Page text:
As for “expose,” it’s not really that either. The details of various crimes are shallow and aimed at what the common citizen might do to protect themselves, which isn’t much. In fact, I really got the feeling that Houdini enjoyed pointing out what hapless victims we all can be, criminals as well as patsies. There’s a certain glee in the writing as he points out that the guy that might bump into you while waiting you’re for the train is probably a pickpocket and that the shutters on your windows are pretty much useless. The best anecdote in the book involved a thief that goes to great measures to break into a jewelry store, overcoming every lock and barrier, only to be thwarted by no merchandise being on the premises. And then he’s caught while escaping! As I said, we’re all hapless.

The Right Way to Do Wrong isn’t without charm, is a quick read, and provides a glimpse into the world of crime, circa 1905.

Check out the R.I.P. VII Review site for great recommendations.

Format: Google Book (scanned, poorly)
Procurement: Google Books

R.I.P. VII – Progress Post #4

The purpose of R.eaders I.mbibing P.eril VII is to enjoy books and movies/television that could be classified (by you) as: Mystery. Suspense. Thriller. Dark Fantasy. Gothic. Horror. Supernatural. Or anything sufficiently moody that shares a kinship with the above.

I’m going to post my R.I.P. progress on Tuesdays during September and October and link them to the review site if they contain reviews of short stories, TV shows, or movies. Books will get their own posts.

” ‘Hello,’ Said the Gun” by Jay Lake – recommended by Jim Black at Science Fiction Times. I totally would have commented to Jim about this story, but I was plagued by OpenID/captcha problems. None-the-less, check out the story; check out Jim’s blog.

“Nell” by Karen Heese – from the Tor blog. A beautiful, speculative fiction take on one of the most depressing Hans Christen Andersen tales.

While they might not quite fit R.I.P., I’ve been reading some pieces on early 20th century magician and debunker David Abbott. I’m certainly intrigued the detective work that goes into exposing these fraudulent mediums.

“David P. Abbott and the Notorious Bangs Sisters” by Todd Karr

“Mr. David P. Abbott’s New Illusions of the Spirit World” by Paul Carus, an editorial presumably from The Open Court.

“Fraudulent Spiritualism Unveiled” by David Abbott from The Lock and Key Library of Classic Mystery and Detective Stories. ed. Julian Hawthorn

Again, this might be in kinda-sorta land for this challenge but I’ve been watching Penn & Teller: Fool Us. This is a reality TV magic “competition” that aired in the UK in 2011. Top stage and close-up magicians came on the show to perform in front of Penn Jillette and Teller. If they fooled the duo, the were given the opportunity to play a date at the Rio in Las Vegas where Penn & Teller have their act. Of course, most episodes end with Penn & Teller doing a trick, often in their grand guignol style.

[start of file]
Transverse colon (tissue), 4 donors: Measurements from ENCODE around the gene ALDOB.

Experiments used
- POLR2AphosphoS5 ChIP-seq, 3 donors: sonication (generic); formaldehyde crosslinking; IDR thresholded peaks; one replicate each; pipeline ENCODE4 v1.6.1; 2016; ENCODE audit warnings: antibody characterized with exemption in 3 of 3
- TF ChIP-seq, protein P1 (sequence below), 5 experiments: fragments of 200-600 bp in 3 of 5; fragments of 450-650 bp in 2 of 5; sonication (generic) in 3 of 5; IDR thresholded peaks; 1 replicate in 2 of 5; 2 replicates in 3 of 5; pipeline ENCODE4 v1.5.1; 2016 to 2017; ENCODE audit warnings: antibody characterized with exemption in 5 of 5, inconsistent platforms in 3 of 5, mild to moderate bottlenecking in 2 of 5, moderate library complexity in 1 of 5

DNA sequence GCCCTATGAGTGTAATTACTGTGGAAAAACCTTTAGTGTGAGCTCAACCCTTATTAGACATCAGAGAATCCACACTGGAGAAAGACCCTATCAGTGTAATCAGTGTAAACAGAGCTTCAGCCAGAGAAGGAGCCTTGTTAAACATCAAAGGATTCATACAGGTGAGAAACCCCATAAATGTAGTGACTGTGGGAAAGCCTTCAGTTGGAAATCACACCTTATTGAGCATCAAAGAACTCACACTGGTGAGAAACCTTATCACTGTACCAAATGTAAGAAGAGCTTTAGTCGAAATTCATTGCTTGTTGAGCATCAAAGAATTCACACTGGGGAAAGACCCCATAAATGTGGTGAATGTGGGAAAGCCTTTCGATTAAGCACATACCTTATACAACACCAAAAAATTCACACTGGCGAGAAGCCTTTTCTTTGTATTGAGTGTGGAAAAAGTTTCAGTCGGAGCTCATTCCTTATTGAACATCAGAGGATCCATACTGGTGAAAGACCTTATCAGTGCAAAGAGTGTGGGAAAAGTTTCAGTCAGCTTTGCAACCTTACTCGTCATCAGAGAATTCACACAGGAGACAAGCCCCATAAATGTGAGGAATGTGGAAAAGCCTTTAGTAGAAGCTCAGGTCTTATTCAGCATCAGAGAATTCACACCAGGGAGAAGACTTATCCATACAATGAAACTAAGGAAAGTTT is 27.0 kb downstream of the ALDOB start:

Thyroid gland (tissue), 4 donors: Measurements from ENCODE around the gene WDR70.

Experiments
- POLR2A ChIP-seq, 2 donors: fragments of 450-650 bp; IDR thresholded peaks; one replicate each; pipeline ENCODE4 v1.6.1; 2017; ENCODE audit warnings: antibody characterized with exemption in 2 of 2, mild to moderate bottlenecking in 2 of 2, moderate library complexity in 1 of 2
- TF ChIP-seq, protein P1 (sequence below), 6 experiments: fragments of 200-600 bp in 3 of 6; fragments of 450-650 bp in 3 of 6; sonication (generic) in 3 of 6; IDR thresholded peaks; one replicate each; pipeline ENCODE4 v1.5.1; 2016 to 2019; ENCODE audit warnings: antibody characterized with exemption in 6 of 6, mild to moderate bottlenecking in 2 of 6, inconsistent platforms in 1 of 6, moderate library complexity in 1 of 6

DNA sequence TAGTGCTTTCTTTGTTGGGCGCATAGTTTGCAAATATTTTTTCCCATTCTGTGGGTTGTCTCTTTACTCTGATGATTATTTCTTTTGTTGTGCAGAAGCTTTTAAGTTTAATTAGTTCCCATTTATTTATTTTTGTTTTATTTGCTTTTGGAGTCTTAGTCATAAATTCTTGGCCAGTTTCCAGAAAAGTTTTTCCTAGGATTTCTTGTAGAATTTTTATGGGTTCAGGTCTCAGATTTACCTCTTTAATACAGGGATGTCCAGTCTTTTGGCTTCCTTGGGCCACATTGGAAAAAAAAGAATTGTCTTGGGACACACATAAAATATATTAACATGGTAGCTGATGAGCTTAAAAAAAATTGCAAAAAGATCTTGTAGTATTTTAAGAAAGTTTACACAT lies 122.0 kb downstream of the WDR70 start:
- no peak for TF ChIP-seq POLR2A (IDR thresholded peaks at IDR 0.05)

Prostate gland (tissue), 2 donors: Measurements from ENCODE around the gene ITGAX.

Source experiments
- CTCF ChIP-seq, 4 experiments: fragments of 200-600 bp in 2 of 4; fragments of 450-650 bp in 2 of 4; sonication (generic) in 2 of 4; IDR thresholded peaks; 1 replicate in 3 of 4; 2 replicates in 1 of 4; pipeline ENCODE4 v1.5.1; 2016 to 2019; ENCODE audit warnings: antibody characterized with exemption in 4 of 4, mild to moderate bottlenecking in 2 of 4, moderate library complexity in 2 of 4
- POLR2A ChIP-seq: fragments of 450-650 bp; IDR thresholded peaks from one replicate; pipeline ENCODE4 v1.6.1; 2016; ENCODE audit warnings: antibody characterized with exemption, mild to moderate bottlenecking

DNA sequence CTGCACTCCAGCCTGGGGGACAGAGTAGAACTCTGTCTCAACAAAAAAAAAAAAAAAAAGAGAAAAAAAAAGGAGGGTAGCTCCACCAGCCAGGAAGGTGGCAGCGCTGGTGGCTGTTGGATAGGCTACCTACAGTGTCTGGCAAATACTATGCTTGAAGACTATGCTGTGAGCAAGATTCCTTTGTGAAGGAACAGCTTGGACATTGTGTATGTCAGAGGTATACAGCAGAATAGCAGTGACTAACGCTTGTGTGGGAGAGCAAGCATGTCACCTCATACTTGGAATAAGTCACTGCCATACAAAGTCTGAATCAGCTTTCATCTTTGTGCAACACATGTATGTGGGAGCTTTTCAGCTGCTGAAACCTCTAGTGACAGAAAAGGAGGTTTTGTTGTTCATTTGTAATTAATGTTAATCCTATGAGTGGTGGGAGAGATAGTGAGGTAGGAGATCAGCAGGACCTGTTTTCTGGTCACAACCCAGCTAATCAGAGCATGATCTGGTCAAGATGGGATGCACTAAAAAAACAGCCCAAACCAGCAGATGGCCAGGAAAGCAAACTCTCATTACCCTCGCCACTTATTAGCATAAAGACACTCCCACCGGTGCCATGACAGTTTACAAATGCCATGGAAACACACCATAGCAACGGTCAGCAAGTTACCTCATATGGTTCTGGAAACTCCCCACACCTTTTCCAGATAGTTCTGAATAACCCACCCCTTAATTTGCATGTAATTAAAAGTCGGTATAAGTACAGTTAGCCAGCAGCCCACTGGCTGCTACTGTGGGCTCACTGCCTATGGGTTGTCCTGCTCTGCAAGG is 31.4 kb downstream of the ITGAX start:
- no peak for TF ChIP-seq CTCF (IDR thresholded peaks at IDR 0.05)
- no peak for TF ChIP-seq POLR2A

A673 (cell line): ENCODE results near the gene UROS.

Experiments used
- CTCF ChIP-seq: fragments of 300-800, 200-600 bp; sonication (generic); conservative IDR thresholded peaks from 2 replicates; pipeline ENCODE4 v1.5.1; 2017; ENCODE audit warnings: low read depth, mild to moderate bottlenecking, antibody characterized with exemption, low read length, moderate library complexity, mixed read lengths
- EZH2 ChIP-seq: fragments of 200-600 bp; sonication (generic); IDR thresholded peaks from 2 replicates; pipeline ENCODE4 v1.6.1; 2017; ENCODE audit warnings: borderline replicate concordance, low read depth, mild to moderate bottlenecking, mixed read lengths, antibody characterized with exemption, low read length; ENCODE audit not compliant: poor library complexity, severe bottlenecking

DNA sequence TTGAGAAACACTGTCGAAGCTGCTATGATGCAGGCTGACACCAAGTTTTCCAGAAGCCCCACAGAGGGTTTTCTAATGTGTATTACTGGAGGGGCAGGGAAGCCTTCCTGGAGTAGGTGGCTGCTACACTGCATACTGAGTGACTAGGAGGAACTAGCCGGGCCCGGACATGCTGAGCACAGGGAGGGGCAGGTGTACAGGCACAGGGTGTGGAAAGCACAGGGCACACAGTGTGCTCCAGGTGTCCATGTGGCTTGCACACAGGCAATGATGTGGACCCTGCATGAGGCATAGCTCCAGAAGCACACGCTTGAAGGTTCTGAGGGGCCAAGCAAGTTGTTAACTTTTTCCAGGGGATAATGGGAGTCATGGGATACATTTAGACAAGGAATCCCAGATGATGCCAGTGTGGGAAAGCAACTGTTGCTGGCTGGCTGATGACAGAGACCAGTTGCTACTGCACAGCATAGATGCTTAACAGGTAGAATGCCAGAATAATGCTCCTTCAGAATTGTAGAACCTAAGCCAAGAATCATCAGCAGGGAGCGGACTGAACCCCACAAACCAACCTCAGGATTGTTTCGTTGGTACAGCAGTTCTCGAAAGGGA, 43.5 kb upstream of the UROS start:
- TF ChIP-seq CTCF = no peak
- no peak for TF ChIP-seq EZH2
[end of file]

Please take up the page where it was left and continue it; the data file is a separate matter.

It’s Monday, What Are You Reading? (09/24/12)

On Wednesday of last week, during a conversation about our respective current writing projects, my husband semi-off-handedly mentioned that maybe a historical fiction based around magician and debunker David P. Abbott might be interesting. But of course it would! Why hadn’t I thought of it?! Am I procrastinating the rewrites I should be finishing up on Luck for Hire? But of course I am!

Thus, a plan has been born. I will finish up Luck for Hire rewrites by the end of October. In November, I’ll do the NaNoWriMo thing and generate some prose on the Abbott book. In the meantime, I’m going to do research on turn of the 20th century magicians and Omaha during that time period.

This Week I’m Reading:

The Last Greatest Magician in the World: Howard Thurston versus Houdini & the Battles of the American Wizards by Jim Steinmeyer

Here is the seminal biography of the magician’s magician, Howard Thurston, a man who surpassed Houdini in the eyes of showmen and fans and set the standard fro how stage magic is performed today.

Everyone knows Houdini-but who was Thurston? In this rich, vivid biography of the “greatest magician in the world,” celebrated historian of stage magic Jim Steinmeyer captures the career and controversies of the wonder-worker extraordinaire, Howard Thurston.